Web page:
1

I am trying to convert a simple shape into a symbol.

When I do that, the selection box (I don't know the technical term for it) changes.

So here we have the shape. Align to pixel grid is off, snap to grid is on. As you can see, the pink selection is aligned to the grid. This is how I want it. enter image description here

Now I have converted this into a symbol, again Align to pixel grid is off. Now the pink selection box selects the boundaries of the shape. This box is not aligned to the grid. enter image description here

I need to keep snap to grid on because i need precision in my work. The changes in how illustrator sees this symbol really makes it tough because snap to grid is on. Now when I move this symbol, the selection box aligns the outside of the symbol to the grid.

I need help to understand how I can keep the symbol and the selection just like in the first figure.

Plus.. what is the technical name for the pink selection box?

Thanks

1

Firstly, the pink box is commonly referred to as a bounding box.

Secondly, I don't think that it is possible to achieve the behaviour that you are looking for.

In your first image the bounding box shows the extent of the shape. The key line is a style applied to that shape so it can go beyond the bounding box. Once the shape is converted to a symbol, the appearance is expanded (sort off) so the bounding box moves to the extent of the resulting object. That's just how illustrator works.

As I see it, you have two options; either don't use symbols (you can still duplicate the shape and it will then behave as you want it to) or if you need to use symbols, then align the centre of the symbol to your grid, rather than the edges. If your example is representative then the centre won't move.

  • Yes this is probably what I'll have to do. If I give up using "snap to grid" I can align the centre to the grid just like you said. But I'll probably just duplicate shapes. Thanks :-) – Dhaval Shukla Jun 16 '17 at 15:19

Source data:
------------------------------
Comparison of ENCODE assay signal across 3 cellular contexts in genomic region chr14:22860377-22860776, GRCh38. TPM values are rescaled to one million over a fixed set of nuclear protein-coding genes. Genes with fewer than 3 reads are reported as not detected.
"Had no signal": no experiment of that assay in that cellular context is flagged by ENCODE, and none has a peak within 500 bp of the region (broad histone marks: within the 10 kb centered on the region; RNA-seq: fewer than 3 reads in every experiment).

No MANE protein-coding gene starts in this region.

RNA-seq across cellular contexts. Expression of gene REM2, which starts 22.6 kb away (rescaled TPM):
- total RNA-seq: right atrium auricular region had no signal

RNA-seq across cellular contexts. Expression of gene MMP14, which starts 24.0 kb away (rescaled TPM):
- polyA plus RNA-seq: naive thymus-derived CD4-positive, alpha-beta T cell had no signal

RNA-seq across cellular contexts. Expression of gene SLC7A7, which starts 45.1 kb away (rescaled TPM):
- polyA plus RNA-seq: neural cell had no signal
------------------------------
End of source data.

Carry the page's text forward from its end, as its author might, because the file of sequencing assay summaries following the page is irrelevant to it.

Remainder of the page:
2

By default, all strokes in Illustrator are aligned to the center of their corresponding path. The bounding box on paths, is defined by the outside edge of the path and not the stroke applied to that path. You can see this by changing the stroke weight... the bounding box won't change no matter how thick or thin the stroke.

A Symbol is seen as a rectangle with contents. There is no "path" directly for a symbol. The bounding box for a Symbol is defined as the outside preview of the symbol contents, and not the paths within the symbol.

You can see identical bounding boxes for both pieces of art by ticking the Use Preview Bounds option in Preferences > General.

There is no way to change what a symbols sees as it's defining shapes. It'll always be the preview bounds. Therefore, if you want symbol and standard artwork to have the same bounding box, you need to check Use Preview Bounds in the Preferences and leave it on.

In some cases you can align a stroke to the inside on non-symbol artwork as @Lucian answers. That will work for simple stroked shapes. However, that is not always a viable solution and is highly dependent upon the actual artwork containing the stroke.

0

Before converting to symbol, align the stroke of your circle shape to inside by clicking this button shown below. This pushes the stroke inside the circle so it doesn`t go off the grid.

The pink box is called 'Bounding Box' and it is pink because your layer is pink. Bounding boxes will take the color of their layer. Change the color of your layer to green, the box will be green and so on. Not always pink :)

enter image description here

  • Thanks. For practical purposes this works for me right now, but the size of the symbol becomes smaller, since the stroke comes inside. Thanks though :-) – Dhaval Shukla Jun 16 '17 at 15:15
  • Its the quickest solution here but you need to also consider the other info provided here. If you feel this answer helped in any way, try clicking the up arrow and/or the check icon next to my answer above. Thanks – Lucian Jun 16 '17 at 15:17

Your Answer

By clicking “Post Your Answer”, you agree to our terms of service, privacy policy and cookie policy

Not the answer you're looking for? Browse other questions tagged or ask your own question.